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'Our aim at the Hatchery is to build the people who will build new businesses'

Ulster Bank’s Entrepreneurial Spark Hatchery is aiming to help new businesses in Belfast

Published 05/04/2016

Lynsey Cunningham, entrepreneur development manager at Ulster Bank
Lynsey Cunningham, entrepreneur development manager at Ulster Bank

When seeing the stories of people like Becca and Paula, profiled today, and how their business ideas are coming to life, it’s a welcome reminder of the depth of Northern Ireland’s pool of entrepreneurial talent.

That was particularly evident to me as we launched our Entrepreneurial Spark Hatchery, powered by Ulster Bank, around a month ago.

With over 400 people in attendance, there was a genuinely positive and aspirational atmosphere as attendees heard from senior figures in business and politics, as well as early stage entrepreneurs. And what a whirlwind month it has been since, as our first entrepreneurs have begun the rigorous process of building strong, sustainable and investable businesses. Their enthusiasm is infectious.

The new facility, based in Lombard Street in the heart of Belfast with space for up to 80 entrepreneurs, has been a hive of activity since it has opened, with speakers, mentors, bootcamps and funding clinics being organised and planned to help these businesses take flight, with up to 18-months of support. With over 80% of the businesses supported by the broader Entrepreneurial Spark programme still trading today, it’s clear that these ideas aren’t just a flash in the pan — they are stepping stones to success.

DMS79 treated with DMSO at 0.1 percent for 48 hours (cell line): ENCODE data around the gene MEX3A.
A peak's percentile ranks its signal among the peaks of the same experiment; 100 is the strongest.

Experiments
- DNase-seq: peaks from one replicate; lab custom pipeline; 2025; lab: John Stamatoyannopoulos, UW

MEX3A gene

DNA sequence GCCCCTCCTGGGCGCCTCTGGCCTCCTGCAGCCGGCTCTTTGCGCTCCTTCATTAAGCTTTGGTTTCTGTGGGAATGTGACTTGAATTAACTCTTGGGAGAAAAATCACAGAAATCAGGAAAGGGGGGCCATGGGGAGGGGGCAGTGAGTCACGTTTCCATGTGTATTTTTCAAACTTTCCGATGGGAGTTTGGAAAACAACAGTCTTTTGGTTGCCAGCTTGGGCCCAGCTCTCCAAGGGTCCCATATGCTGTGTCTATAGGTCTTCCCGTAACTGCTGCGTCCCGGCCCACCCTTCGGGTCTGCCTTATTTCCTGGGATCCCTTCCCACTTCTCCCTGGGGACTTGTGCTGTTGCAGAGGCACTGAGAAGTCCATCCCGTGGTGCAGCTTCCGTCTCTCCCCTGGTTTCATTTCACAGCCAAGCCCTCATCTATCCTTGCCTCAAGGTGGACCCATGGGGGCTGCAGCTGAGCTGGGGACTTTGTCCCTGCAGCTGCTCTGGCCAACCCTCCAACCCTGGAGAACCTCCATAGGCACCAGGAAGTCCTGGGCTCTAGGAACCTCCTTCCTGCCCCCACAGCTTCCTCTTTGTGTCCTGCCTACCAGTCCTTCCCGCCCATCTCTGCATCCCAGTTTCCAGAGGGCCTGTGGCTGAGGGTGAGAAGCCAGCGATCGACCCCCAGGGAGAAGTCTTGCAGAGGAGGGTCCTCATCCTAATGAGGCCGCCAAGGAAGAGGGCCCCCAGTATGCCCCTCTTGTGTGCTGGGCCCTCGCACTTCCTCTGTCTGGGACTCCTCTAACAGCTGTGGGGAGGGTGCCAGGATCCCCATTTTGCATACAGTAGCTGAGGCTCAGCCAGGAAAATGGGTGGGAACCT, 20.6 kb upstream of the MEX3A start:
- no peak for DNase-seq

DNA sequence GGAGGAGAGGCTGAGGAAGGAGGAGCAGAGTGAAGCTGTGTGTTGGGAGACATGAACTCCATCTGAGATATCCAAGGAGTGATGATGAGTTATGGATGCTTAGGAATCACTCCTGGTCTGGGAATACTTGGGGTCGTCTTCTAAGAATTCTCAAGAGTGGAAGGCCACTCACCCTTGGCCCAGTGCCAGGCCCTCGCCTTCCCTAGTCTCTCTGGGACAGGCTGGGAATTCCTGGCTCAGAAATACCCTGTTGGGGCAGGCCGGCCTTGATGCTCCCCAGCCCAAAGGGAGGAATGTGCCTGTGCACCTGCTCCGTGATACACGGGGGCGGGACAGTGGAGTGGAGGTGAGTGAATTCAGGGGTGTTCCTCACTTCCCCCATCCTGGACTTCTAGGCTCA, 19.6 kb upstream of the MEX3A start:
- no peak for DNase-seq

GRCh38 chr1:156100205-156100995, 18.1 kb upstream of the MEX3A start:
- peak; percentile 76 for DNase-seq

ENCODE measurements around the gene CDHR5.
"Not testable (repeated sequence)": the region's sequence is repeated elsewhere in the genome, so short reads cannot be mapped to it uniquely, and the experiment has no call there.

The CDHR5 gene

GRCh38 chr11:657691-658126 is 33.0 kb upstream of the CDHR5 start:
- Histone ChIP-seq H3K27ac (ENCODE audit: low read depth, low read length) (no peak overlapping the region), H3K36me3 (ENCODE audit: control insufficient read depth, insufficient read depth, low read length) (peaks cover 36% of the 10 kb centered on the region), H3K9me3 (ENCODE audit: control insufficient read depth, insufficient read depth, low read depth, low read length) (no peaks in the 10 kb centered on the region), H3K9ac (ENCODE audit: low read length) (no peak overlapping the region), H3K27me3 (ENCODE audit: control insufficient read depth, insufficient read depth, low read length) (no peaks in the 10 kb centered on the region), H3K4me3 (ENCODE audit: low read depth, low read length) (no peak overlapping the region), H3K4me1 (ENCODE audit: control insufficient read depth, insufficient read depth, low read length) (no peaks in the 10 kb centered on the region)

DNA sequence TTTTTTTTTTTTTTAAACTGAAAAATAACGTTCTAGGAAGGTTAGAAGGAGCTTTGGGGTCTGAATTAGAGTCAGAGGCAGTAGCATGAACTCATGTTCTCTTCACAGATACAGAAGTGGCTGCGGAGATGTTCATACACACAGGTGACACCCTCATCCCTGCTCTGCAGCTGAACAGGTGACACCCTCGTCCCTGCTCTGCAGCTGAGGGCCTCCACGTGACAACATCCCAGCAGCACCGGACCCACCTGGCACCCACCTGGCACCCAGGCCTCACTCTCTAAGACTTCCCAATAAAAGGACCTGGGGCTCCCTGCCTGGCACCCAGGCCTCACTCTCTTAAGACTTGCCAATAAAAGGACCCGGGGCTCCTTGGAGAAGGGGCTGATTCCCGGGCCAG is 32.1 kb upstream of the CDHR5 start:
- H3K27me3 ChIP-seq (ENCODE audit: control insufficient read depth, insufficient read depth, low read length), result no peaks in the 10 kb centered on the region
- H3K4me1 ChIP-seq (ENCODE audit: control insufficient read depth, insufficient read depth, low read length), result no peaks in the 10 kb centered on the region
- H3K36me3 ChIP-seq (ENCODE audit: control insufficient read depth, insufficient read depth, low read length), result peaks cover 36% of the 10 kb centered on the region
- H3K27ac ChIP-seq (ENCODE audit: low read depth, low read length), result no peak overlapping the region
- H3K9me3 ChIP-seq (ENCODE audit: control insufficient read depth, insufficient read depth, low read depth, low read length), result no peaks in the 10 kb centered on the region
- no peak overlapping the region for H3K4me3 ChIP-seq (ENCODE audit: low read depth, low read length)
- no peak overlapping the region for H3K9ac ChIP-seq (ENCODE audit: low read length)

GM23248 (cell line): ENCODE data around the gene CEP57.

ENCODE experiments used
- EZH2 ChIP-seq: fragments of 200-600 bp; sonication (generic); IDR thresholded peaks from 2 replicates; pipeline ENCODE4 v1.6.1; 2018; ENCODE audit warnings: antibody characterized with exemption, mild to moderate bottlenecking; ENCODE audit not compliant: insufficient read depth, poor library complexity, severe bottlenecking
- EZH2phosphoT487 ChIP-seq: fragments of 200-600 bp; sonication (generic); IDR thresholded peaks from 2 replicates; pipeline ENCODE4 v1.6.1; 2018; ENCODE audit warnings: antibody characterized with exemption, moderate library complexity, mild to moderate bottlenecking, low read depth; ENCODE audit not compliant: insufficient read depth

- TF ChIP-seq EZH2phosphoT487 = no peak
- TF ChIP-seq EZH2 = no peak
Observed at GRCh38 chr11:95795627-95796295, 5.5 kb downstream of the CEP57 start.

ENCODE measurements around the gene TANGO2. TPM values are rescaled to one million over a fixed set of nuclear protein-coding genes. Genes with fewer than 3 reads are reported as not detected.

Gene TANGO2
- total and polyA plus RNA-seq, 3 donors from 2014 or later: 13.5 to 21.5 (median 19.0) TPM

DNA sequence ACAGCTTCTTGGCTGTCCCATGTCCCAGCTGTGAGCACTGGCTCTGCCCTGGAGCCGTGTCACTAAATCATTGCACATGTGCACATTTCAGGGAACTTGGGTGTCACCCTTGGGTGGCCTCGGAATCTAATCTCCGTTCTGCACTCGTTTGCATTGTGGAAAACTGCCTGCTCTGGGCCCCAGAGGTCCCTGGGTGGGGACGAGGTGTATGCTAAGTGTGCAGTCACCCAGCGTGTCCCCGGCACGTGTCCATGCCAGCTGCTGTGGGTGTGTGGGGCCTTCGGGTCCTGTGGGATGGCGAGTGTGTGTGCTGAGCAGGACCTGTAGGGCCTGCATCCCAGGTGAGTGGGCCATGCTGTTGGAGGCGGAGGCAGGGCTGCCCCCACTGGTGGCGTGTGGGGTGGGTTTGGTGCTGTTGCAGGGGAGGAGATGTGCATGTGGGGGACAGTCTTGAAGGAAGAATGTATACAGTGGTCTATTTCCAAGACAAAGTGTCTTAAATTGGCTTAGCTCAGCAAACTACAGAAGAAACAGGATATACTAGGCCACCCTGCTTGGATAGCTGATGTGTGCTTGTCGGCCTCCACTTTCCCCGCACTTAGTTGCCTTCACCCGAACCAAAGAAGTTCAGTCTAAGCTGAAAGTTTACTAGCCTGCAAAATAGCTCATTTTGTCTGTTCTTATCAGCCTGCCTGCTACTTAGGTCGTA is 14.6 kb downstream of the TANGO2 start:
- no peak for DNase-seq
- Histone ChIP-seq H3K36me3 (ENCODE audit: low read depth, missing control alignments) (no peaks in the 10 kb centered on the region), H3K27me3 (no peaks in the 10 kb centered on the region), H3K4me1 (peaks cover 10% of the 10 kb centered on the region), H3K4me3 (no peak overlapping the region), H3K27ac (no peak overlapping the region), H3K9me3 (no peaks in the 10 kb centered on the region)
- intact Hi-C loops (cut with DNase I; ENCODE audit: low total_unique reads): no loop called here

From workshops with food innovation experts and retail gurus, to events focusing on time management, knowing your numbers and building teams, time in the Hatchery focuses on adding to the Entrepreneurs’ toolkit; building people who build businesses.

Seven weeks into the journey and from new clients onboard, developing prototypes, securing new stockists and completely pivoting — we have had it all.

When it comes to developing and sustaining private sector growth, everything starts and ends with small businesses.

Personally, I have found that being able to support people on the front line of business as they hone their ingenuity and creativity to be very informative — it helps me better understand the type of challenges they face, and what kind of support is most beneficial to them. It’s a virtuous circle that helps provide meaningful help for what matters.

It’s certainly been a crash course for our entrepreneurs, which can only be a good thing. Providing them with a safe space in which to experiment, stress test their assumptions (while managing their risk) is part of our commitment to supporting a broader culture of entrepreneurial engagement.

One thing that I’m keen to make sure is that people right across Northern Ireland, not just Belfast, understand the exciting potential that this Hatchery has for their business idea. While we have a number of early-stage entrepreneurs who are just starting out, we also host more established companies, some of whom base a single representative in the Hatchery in order to expose them to new ideas and potential opportunities through collaborative thinking.

For those who are interested in finding out more about being part of the next intake, starting in August later this year, visit and follow the activity of our current crop by following us on Twitter via #GoDoBelfast.

Online Editors

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